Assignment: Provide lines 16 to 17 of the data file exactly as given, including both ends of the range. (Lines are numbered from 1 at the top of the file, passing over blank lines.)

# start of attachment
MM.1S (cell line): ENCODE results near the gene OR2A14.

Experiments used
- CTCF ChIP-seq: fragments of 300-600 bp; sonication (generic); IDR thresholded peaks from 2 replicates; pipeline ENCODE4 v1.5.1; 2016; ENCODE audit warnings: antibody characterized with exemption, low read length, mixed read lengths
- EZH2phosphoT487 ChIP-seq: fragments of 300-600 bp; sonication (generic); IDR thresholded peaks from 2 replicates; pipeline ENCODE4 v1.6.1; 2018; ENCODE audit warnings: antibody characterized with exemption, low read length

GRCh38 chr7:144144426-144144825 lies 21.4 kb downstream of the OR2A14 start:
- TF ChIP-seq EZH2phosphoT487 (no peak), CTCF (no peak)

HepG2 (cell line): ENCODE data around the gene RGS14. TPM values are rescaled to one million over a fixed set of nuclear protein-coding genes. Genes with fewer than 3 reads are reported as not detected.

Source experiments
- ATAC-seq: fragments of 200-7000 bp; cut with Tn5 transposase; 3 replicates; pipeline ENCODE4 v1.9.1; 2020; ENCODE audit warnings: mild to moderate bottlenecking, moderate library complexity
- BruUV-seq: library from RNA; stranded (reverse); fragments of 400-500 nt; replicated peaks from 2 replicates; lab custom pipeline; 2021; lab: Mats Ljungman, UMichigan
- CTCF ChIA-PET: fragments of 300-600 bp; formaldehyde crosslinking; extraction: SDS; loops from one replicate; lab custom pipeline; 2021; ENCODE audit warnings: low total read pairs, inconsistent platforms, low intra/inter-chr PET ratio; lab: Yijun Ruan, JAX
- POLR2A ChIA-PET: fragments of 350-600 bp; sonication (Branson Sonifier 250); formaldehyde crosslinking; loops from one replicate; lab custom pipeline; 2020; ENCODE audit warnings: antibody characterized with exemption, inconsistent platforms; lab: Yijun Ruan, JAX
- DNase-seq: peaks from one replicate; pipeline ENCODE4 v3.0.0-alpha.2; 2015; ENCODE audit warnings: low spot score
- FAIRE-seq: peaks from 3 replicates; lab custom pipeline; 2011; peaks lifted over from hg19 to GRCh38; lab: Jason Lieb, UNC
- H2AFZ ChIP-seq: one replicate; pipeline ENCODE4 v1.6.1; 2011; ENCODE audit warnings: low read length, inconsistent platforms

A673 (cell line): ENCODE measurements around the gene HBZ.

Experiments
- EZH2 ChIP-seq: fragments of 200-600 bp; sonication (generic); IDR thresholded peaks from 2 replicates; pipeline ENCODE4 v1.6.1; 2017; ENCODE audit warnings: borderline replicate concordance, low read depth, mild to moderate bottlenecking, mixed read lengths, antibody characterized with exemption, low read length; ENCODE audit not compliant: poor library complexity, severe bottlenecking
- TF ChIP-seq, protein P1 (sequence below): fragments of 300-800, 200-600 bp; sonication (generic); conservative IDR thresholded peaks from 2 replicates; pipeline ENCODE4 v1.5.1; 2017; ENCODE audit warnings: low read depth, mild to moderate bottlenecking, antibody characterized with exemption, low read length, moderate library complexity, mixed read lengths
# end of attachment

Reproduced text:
A673 (cell line): ENCODE measurements around the gene HBZ.

Experiments